And Jeanne Cummings, who follows the campaign money as a correspondent for Politico, she joins us from Atlanta.
Well, Jeanne Cummings, clearly, Barack Obama is raising lots of money on his own, but is it known how much of a debate there was in his camp about opting out?
JEANNE CUMMINGS, Politico.com: I don't think that there was probably a long debate about this. There are many people who are working for Barack Obama today who were working for John Kerry in 2004.
Kerry, like Barack Obama, was raising a whole lot of money, but went ahead and went into the system only to be outspent by the Republicans in the general. There are a lot of people inside Barack Obama's campaign that did not want to make that mistake again.
JEFFREY BROWN: Ken Gross, take a step back and walk us through the pros and cons here. What does he think he gains? What might he stand to lose by doing this?
KEN GROSS, Former Federal Election Commission Official: Well, the big, obvious gain here is that he is going to raise a ton of money. He's going to have hundreds of millions of dollars at his disposal.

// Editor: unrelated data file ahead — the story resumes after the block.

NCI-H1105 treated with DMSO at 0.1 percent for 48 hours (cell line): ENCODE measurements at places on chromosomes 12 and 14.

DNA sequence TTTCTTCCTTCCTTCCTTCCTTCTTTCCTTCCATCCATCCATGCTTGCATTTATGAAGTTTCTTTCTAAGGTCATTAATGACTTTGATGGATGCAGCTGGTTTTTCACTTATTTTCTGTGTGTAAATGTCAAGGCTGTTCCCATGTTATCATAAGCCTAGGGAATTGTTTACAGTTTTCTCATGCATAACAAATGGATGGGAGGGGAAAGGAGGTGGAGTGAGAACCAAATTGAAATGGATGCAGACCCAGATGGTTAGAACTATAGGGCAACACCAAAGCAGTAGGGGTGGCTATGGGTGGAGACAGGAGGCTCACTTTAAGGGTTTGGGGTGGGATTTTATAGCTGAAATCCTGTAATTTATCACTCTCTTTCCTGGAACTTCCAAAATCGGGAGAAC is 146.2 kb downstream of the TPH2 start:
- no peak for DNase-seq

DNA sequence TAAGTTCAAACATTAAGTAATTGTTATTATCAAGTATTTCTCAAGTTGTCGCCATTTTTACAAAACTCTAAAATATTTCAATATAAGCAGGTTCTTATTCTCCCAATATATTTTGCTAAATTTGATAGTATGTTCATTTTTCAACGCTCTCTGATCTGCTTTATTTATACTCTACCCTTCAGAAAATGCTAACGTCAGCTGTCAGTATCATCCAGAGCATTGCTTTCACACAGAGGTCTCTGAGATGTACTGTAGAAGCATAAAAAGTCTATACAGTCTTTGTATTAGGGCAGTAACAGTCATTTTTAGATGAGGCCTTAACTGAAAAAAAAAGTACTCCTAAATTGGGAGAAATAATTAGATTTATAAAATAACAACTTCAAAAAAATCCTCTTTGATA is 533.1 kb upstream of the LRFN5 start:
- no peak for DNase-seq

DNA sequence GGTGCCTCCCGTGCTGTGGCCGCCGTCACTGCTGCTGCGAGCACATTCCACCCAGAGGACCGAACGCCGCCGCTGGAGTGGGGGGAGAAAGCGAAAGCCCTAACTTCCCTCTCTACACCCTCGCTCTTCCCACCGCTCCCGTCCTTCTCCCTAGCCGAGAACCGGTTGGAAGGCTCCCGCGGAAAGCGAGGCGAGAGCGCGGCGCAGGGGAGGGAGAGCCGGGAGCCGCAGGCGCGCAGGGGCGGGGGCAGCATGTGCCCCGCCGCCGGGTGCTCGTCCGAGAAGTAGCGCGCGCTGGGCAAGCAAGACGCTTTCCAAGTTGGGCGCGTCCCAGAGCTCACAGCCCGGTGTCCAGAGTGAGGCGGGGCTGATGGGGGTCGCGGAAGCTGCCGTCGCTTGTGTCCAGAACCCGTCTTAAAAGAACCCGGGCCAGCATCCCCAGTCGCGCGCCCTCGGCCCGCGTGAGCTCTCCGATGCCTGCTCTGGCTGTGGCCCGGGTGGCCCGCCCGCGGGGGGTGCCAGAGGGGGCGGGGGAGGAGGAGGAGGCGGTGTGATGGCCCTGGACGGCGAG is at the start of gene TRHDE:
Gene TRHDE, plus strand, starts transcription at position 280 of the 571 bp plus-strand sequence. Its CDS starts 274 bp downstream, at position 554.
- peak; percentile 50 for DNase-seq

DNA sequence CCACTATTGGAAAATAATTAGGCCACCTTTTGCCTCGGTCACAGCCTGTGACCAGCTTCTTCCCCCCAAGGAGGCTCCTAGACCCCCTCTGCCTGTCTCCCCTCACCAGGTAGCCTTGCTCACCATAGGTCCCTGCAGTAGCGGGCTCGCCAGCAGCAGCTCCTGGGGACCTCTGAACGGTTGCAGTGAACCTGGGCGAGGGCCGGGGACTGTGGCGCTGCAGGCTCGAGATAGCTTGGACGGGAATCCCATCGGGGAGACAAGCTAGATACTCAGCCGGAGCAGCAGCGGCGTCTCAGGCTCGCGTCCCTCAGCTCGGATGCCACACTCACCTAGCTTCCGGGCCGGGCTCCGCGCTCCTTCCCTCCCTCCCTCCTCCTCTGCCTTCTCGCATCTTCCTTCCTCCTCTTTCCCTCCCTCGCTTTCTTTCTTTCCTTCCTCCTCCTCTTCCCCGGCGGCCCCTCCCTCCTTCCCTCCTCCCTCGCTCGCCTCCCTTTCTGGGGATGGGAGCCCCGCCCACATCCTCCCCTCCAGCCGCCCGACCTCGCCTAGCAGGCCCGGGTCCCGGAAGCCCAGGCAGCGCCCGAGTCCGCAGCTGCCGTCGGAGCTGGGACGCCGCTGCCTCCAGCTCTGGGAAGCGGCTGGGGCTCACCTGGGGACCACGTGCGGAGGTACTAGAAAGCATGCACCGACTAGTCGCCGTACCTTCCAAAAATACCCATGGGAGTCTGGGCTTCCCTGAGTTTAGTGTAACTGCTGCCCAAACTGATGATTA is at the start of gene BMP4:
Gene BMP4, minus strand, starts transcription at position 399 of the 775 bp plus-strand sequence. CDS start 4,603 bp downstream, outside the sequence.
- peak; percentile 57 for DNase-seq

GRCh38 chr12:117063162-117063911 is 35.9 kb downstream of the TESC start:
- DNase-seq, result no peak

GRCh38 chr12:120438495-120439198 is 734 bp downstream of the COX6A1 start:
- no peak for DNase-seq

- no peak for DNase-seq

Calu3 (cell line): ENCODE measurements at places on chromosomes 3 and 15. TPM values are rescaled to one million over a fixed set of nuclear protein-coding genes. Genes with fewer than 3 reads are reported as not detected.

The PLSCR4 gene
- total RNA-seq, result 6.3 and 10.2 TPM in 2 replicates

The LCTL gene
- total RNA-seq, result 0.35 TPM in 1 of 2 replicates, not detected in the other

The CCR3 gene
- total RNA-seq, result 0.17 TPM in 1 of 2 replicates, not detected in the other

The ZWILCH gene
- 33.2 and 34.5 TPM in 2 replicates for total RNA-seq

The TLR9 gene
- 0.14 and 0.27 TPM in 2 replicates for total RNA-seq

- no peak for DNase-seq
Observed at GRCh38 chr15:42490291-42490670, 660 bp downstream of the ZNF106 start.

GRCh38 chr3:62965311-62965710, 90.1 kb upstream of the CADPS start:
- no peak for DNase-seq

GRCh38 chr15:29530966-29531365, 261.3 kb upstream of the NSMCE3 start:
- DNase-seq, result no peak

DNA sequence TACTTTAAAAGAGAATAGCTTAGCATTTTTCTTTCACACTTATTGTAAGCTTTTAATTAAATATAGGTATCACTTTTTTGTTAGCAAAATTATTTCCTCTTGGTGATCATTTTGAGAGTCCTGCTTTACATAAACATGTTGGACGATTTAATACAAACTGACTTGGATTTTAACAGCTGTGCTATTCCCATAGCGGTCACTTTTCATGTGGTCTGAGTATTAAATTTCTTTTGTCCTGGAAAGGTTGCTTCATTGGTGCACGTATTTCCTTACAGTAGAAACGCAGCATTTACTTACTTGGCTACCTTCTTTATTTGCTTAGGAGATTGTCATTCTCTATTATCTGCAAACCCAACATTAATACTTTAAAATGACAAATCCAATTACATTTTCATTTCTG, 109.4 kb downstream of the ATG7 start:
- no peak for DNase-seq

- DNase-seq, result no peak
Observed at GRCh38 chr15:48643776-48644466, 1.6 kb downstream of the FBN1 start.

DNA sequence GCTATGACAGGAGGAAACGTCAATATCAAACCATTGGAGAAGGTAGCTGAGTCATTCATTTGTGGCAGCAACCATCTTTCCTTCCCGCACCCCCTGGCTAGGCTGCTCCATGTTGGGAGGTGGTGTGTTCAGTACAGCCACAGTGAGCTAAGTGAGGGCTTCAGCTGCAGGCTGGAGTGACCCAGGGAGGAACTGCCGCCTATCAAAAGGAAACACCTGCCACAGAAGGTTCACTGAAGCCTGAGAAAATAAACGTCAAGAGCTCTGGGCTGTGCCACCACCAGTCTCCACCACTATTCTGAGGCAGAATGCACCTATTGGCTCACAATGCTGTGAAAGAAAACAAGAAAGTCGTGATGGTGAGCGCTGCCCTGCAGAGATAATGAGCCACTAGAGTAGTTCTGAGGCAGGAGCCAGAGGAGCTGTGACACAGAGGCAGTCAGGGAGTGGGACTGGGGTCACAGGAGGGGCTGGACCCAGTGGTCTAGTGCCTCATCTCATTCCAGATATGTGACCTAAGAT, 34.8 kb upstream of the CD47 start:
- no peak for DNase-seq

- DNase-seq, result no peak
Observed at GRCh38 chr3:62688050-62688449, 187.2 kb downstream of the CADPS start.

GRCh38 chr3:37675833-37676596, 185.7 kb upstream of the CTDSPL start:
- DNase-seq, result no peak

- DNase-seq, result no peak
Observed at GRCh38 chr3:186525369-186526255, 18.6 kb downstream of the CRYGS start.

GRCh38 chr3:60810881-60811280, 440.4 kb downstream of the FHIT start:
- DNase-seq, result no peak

He can roll over anything left from the primary into his general campaign and can now start raising general election money in earnest, so he could raise $200 million, $300 million, maybe more, against McCain's limit of $84 million.
So this is a money play, when you get right down to it. That is a tremendous advantage.
There is some disadvantage that McCain is trying to exploit, this issue as to whether he went back on a pledge to be publicly funded, and just whether this is consistent with the position that he's taken as a campaign finance reform person himself.
JEFFREY BROWN: And just to remind people of how the system works, people will still only be able to contribute a set amount to Obama, right?